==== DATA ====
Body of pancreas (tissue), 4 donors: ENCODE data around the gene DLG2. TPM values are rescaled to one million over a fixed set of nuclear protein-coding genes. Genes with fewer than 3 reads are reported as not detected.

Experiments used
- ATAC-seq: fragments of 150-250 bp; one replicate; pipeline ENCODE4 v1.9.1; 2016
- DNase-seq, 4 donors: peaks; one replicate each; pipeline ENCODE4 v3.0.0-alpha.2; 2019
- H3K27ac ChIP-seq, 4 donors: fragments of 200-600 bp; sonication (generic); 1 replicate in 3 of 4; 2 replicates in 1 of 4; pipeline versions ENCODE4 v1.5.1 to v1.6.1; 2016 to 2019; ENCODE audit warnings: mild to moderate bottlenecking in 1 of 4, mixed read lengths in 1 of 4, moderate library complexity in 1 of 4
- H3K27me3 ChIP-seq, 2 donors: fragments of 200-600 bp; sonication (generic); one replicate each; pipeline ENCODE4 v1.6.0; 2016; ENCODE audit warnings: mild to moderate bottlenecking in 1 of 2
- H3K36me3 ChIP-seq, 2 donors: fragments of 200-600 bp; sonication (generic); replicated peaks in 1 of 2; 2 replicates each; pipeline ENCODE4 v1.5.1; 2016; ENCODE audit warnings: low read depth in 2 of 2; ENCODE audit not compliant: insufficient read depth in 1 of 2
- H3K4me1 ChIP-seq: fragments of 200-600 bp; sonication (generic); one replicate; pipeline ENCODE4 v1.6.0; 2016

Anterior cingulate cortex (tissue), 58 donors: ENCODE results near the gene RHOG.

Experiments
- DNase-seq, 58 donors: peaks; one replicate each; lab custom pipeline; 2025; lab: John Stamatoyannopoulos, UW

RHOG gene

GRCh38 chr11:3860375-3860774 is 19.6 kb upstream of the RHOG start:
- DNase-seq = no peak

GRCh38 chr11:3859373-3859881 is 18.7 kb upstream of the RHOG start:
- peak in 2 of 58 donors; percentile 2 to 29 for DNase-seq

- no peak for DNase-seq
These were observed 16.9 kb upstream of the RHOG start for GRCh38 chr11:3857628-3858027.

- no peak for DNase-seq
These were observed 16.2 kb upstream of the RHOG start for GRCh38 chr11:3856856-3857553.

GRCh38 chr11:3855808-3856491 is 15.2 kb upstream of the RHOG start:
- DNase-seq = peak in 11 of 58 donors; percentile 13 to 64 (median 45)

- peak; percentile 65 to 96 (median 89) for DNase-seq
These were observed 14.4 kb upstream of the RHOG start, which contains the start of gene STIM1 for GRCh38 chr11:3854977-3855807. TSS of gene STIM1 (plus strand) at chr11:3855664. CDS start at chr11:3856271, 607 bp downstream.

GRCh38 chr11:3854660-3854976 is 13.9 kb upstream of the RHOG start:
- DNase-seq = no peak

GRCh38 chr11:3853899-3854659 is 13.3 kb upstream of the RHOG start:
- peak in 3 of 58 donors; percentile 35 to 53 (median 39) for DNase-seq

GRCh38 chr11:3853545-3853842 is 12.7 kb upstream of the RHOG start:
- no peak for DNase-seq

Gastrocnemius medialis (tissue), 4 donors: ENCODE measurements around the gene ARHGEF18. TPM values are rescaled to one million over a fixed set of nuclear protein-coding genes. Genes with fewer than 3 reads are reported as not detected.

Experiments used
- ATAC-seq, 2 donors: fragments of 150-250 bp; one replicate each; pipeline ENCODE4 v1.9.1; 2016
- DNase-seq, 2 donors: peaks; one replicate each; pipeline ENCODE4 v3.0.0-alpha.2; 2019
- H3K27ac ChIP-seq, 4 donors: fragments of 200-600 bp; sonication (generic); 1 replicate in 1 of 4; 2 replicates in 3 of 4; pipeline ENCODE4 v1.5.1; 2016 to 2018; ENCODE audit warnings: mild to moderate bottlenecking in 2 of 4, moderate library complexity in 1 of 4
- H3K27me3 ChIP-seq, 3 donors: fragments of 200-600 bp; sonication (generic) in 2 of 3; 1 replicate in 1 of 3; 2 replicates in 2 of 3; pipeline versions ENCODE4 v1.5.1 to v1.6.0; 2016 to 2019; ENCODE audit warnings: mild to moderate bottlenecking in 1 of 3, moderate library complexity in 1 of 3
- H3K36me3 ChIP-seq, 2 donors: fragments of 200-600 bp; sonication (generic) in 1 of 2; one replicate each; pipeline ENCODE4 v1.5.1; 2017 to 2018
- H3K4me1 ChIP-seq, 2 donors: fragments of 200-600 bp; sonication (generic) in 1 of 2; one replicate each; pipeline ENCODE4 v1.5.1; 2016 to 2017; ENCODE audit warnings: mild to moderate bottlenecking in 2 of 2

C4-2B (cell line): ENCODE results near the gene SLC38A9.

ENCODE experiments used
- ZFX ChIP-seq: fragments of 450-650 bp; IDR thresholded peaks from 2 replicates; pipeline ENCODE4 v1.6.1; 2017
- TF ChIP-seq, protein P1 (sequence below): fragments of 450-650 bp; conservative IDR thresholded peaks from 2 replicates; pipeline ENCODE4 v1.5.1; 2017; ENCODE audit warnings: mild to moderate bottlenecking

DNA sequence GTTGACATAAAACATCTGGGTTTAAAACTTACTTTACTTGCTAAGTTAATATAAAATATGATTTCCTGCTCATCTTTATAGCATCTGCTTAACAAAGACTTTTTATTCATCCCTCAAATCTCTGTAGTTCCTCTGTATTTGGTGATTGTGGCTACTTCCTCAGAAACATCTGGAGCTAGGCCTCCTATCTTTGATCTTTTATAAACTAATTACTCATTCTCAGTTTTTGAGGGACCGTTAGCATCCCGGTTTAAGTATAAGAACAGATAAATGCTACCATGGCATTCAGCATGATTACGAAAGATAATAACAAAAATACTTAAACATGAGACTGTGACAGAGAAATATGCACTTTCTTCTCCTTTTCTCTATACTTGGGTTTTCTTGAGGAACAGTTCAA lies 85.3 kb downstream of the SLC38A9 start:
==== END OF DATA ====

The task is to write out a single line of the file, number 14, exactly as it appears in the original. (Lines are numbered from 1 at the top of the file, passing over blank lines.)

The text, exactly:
- DNase-seq = no peak